[0033] The same training code c is supplied to all transmitters 11 . . . 14, but in a cyclically shifted fashion. This means that, for instance, the first transmitter 11 transmits the original code c, the second transmitter 12 transmits the code cyclically shifted over one digit, the third transmitter 13 transmits the code c shifted over two digits, and so on. In order to compensate for any distortion during transmission, a pre-correction filter is applied to the code c so that its spectrum will be the same as that of the OFDM signal. It is not absolutely necessary to add a pre-correction but, without it, the receivers need to make a correction which would make the channel estimates more noiser for sub-carriers corresponding to low code spectral values of the transmitted code. The corrected training signal is precalculated and stored in the look-up table of the training means 21 . . . 24 to avoid the complexity of a separate pre-correction filter which would otherwise only be used for the training phase.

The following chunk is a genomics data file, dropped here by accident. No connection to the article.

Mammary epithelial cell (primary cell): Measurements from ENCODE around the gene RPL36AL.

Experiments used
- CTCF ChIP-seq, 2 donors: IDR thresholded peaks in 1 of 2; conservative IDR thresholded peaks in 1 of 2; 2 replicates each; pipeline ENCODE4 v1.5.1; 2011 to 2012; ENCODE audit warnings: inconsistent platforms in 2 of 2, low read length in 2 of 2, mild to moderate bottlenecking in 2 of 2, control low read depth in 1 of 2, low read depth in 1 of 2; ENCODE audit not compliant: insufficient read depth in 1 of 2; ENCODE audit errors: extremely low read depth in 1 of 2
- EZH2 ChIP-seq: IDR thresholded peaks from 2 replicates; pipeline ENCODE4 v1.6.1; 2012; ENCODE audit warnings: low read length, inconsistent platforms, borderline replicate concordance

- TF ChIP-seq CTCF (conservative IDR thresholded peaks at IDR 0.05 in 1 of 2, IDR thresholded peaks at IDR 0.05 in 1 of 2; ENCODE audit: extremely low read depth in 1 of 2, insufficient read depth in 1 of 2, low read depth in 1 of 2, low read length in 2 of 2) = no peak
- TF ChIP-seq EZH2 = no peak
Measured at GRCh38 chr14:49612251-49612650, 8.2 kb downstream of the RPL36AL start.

[0034] The second communication means 20 comprise separate receivers 31 . . . 34 with associated antennas for all transmitters 11 . . . 14 of the first communication means 10. These receivers 31 . . . 34 will each receive the training codes c coming from all transmitters 11. . . . 14. The receivers are each coupled to correlation means 41 . . . 44 which perform a cyclic correlation of the code c with part of the signal received by the associated receiver 31 . . . 34 of a length equal to the code c. If the training length is more than twice the code length, then the receivers 31 . . . 34 first sum or average an integer number of parts of the training signal with a length equal to that of the code c. The averaged signal is then used to perform the cyclic correction. Because of the ideal cyclic auto-correlation properties of the training code c, as used in the communication system according to the invention, at all times, only the signal of one of the transmitters 11 . . . 14, matching the code at that time applied by the cyclic correlation means 41 . . . 44, will deliver a non-zero output whereas the signals received from the other transmitters will be cancelled. By cyclically shifting the code c, all coefficients may be recovered in this manner, one after the other.